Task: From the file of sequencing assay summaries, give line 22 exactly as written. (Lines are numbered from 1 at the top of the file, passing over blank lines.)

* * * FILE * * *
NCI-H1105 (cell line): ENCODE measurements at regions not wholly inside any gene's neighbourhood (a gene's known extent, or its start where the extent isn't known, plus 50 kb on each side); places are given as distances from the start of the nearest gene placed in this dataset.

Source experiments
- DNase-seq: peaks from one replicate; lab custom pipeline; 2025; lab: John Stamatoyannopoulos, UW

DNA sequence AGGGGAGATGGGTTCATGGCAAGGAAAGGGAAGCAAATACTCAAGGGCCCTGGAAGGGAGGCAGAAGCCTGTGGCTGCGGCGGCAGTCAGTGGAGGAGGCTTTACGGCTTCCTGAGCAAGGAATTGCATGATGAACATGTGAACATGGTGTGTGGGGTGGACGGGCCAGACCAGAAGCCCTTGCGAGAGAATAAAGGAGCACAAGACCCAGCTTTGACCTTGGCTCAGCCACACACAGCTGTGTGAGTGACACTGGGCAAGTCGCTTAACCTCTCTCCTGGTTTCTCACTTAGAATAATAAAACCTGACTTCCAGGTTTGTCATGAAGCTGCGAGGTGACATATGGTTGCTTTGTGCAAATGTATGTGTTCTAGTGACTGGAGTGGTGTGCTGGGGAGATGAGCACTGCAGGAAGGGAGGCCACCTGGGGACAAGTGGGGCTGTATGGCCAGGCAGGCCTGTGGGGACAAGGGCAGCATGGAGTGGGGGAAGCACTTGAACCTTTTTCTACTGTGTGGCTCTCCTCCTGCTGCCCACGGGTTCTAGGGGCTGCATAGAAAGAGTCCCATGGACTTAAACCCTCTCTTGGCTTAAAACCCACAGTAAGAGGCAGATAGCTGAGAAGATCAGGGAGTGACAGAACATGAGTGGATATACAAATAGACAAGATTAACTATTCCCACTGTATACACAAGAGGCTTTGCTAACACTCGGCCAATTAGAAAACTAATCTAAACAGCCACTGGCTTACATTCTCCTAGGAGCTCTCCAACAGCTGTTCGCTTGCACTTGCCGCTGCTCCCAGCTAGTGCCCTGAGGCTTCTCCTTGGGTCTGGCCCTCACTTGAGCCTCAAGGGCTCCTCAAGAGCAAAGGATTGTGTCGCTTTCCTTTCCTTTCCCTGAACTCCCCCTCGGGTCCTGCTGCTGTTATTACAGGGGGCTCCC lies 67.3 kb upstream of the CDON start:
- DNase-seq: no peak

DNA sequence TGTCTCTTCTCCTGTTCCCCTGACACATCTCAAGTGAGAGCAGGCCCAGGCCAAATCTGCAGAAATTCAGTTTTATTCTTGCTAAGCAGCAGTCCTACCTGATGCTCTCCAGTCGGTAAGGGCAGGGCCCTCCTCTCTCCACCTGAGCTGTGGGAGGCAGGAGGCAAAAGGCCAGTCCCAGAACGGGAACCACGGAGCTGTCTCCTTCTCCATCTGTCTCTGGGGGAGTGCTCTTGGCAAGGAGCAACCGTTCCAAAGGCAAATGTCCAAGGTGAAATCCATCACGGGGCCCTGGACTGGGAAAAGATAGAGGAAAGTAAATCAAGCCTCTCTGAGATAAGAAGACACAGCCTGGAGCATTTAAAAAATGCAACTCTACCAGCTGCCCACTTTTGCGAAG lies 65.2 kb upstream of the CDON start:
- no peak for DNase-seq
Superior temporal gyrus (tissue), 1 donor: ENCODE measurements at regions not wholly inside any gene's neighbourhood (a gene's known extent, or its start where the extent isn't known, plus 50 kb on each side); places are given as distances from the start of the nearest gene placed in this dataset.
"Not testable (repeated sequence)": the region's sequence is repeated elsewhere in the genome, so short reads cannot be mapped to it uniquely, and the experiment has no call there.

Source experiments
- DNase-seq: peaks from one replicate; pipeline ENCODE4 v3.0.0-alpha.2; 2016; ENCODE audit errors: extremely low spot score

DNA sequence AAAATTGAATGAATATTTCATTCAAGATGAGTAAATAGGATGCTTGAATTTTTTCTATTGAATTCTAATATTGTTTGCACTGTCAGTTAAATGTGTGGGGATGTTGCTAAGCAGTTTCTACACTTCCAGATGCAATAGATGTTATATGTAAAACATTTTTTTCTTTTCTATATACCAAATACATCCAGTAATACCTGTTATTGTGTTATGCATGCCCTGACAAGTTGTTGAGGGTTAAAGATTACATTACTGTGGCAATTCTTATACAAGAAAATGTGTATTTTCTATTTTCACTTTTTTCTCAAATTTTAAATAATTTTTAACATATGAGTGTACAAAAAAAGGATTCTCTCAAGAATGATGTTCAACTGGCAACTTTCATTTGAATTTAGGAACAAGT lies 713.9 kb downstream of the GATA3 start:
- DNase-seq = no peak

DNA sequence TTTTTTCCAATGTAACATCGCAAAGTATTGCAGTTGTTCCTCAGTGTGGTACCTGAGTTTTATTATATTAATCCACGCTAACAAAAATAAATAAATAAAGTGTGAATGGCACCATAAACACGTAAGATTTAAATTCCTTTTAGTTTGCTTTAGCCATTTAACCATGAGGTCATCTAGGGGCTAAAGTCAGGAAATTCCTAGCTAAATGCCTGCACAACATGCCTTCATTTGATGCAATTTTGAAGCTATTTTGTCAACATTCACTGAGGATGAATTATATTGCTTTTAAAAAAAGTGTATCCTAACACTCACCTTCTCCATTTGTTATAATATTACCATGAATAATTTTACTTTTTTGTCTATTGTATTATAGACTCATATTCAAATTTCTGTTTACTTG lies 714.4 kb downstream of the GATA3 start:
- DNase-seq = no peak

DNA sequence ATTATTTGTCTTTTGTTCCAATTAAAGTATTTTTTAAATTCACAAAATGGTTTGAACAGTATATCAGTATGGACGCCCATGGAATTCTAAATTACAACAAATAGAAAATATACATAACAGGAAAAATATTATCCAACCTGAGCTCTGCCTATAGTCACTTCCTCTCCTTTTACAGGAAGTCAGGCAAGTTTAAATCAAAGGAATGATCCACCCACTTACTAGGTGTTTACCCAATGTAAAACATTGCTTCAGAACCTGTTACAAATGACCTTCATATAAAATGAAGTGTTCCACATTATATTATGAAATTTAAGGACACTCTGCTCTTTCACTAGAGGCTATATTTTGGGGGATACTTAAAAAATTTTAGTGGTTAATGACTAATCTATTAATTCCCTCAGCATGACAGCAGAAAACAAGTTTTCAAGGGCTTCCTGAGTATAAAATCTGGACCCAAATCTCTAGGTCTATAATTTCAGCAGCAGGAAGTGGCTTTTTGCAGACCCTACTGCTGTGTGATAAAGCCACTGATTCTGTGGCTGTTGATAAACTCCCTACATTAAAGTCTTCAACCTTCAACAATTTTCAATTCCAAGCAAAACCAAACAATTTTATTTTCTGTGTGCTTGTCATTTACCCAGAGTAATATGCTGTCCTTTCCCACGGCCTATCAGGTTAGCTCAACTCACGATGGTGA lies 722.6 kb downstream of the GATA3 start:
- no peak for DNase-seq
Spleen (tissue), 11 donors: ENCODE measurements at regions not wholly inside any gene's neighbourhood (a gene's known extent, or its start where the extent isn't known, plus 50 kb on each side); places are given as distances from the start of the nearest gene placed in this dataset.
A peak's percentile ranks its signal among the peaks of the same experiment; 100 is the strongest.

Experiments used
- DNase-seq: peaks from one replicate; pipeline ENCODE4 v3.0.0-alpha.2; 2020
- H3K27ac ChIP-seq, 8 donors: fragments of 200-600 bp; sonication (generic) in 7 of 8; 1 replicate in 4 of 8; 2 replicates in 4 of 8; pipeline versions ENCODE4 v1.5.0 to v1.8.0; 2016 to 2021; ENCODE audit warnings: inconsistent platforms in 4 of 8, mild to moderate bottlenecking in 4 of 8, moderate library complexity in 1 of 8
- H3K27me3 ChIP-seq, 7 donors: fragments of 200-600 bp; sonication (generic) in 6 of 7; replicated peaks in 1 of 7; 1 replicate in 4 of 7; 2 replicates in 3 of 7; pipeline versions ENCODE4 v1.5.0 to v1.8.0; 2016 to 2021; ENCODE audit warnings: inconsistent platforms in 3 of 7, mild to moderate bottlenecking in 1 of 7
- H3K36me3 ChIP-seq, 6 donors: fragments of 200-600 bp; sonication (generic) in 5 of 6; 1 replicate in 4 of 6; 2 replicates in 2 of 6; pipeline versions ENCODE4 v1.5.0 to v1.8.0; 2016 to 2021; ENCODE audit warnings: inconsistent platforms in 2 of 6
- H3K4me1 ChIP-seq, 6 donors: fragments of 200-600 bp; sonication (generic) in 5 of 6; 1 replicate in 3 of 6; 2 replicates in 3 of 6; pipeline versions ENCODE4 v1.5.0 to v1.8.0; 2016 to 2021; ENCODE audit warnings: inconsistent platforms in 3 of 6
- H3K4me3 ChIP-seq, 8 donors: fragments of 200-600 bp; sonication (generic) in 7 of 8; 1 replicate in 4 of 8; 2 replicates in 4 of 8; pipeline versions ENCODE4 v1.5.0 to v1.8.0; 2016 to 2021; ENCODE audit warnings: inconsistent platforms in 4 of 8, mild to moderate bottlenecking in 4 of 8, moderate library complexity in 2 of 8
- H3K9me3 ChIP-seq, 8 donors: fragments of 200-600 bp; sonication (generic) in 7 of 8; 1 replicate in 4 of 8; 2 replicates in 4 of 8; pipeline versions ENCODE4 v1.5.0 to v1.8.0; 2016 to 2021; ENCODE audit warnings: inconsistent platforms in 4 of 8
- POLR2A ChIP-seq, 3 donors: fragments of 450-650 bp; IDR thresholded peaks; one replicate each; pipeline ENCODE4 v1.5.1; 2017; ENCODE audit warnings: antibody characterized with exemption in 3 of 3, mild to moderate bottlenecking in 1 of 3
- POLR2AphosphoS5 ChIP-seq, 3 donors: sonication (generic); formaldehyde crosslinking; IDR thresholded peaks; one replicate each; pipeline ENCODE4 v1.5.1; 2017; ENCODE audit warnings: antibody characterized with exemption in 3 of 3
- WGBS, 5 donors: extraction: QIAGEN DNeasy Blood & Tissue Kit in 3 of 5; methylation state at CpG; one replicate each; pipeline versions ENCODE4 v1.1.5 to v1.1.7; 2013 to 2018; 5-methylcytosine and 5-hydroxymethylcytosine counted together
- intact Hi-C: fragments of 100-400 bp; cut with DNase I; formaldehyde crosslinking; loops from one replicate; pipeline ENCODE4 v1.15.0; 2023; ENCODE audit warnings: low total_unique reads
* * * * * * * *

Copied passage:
- H3K27ac ChIP-seq, 8 donors: fragments of 200-600 bp; sonication (generic) in 7 of 8; 1 replicate in 4 of 8; 2 replicates in 4 of 8; pipeline versions ENCODE4 v1.5.0 to v1.8.0; 2016 to 2021; ENCODE audit warnings: inconsistent platforms in 4 of 8, mild to moderate bottlenecking in 4 of 8, moderate library complexity in 1 of 8